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Homework Help: Which statement applies to boiling but not to evaporation?

  1. Nov 16, 2013 #1
    "Which statement applies to boiling but not to evaporation?"

    1. The problem statement, all variables and given/known data

    Which statement applies to the boiling but not to the evaporation of a liquid?

    A The separation of the molecules increases greatly
    B At normal atmospheric pressure, the process occurs at one temperature only.
    C Energy must be provided for the process to happen.
    D All the bonds between molecules in the liquid are broken.

    2. Relevant equations


    3. The attempt at a solution

    I don't know, but to me B C D are all correct.

    A is incorrect because: Boiling-Yes, Evaporation-Yes

    B is correct because: Boiling-Yes, Evaporation-No (because occurs at all temperature)

    C is correct because Boiling-Yes (supply heat to boil), Evaporation: No (Molecules with higher kinetic energies will just escape, no need to supply any energies to them)

    D is correct because: Boiling-Yes (boiling occurs throughout the whole liquid, so all bonds broken), Evaporation-No (because I think that since only the fastest molecules escape, so it should not be "ALL bonds are broken".)

    Can someone teach me about this? Thank you.
  2. jcsd
  3. Nov 16, 2013 #2

    Simon Bridge

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    It does not ask you which are correct though does it?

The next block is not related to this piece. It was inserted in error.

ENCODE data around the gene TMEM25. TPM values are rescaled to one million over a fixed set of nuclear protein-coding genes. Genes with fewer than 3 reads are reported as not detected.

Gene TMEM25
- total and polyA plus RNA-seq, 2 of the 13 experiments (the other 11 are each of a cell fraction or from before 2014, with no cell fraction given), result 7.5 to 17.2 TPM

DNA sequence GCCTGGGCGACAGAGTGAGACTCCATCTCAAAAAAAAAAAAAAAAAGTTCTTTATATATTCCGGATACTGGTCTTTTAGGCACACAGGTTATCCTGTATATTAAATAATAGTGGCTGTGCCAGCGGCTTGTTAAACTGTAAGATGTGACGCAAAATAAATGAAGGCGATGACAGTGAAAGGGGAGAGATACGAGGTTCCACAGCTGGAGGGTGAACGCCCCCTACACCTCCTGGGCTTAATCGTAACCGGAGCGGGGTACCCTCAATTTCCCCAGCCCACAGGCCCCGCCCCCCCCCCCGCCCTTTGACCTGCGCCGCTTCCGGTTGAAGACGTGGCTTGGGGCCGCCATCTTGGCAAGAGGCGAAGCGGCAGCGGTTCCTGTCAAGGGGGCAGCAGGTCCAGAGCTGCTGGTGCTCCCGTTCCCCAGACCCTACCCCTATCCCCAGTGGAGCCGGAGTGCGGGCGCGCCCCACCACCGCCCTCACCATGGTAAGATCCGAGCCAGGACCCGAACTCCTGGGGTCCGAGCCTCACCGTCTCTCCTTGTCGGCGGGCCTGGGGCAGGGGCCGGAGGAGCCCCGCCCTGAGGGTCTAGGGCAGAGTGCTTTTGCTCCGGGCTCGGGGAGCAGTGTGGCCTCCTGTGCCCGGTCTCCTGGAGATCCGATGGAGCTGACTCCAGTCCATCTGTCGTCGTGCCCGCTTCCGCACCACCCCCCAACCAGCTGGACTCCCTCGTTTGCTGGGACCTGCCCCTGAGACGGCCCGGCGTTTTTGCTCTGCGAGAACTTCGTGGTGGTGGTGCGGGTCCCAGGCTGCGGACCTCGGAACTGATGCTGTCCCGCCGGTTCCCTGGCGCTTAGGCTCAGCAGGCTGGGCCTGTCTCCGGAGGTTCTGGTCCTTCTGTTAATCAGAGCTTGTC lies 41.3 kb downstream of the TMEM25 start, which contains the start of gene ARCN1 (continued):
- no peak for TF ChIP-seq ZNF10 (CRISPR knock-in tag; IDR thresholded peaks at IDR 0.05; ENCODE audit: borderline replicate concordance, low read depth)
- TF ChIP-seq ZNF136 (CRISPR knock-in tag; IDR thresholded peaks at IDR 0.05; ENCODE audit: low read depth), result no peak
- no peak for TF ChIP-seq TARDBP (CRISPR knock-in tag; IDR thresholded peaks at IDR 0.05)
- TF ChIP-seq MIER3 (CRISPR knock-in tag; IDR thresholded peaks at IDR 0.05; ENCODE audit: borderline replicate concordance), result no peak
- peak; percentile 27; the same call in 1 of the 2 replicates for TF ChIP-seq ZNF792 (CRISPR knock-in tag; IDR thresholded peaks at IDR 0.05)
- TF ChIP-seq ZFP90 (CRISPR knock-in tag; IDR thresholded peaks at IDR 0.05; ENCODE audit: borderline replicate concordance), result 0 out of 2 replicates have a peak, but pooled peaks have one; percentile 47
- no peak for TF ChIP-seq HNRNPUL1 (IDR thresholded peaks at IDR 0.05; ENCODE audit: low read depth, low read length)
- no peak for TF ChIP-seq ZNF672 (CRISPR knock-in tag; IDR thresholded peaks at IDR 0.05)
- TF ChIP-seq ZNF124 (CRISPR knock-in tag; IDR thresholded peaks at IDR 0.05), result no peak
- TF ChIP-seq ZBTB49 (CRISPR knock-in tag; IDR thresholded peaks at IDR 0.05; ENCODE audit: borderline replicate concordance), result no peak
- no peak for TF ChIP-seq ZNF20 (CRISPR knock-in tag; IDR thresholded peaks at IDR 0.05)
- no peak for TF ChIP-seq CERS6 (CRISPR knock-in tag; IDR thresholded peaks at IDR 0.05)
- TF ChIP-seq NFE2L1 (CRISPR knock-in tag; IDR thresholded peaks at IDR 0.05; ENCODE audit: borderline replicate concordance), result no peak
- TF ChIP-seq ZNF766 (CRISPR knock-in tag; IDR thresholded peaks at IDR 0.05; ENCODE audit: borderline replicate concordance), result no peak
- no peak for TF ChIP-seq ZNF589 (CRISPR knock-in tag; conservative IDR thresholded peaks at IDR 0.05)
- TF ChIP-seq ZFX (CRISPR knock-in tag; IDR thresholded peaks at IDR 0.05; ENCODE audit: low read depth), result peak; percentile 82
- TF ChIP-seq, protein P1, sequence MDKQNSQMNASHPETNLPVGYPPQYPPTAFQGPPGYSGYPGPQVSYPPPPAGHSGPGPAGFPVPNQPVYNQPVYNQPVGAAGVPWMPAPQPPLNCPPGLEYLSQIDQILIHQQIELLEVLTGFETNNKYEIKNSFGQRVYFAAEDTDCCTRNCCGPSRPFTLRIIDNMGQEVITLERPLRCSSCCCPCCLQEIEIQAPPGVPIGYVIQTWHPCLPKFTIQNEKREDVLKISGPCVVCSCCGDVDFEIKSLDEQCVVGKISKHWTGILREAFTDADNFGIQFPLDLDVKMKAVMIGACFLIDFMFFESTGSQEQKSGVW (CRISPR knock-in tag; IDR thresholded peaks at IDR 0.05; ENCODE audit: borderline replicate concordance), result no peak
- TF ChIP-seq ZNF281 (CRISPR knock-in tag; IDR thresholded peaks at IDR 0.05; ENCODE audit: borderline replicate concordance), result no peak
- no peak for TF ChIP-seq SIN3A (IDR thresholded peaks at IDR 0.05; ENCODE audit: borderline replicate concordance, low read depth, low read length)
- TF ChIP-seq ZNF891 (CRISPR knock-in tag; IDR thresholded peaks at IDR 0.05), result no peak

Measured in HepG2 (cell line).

It asks: Which statement applies to the boiling but not to the evaporation of a liquid?
    i.e. which ones are boiling-yes and evaporation-no?
  4. Nov 16, 2013 #3

    D H

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    There's only one that has a "yes/no" answer.

    With regard to C, why do you sweat? With regard to D, I think it was asking about the water that has boiled or evaporated off. (Besides, boiling is not explosive. It doesn't happen all at once. I ccan turn off the heat to a pot of boiling water and it stops boiling.)
  5. Nov 16, 2013 #4


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    Because evaporation is a relatively slow process, you seem to have interpreted that side as merely some of the liquid evaporating. So you conclude evaporation does not satisfy D, and by imagining that the SVP at the liquid's initial temperature is above the ambient vapour pressure, some evaporation will occur without external input. OTOH, you've interpreted boiling as boiling all the liquid away. If you interpret evaporation as complete, you'll get different answers.
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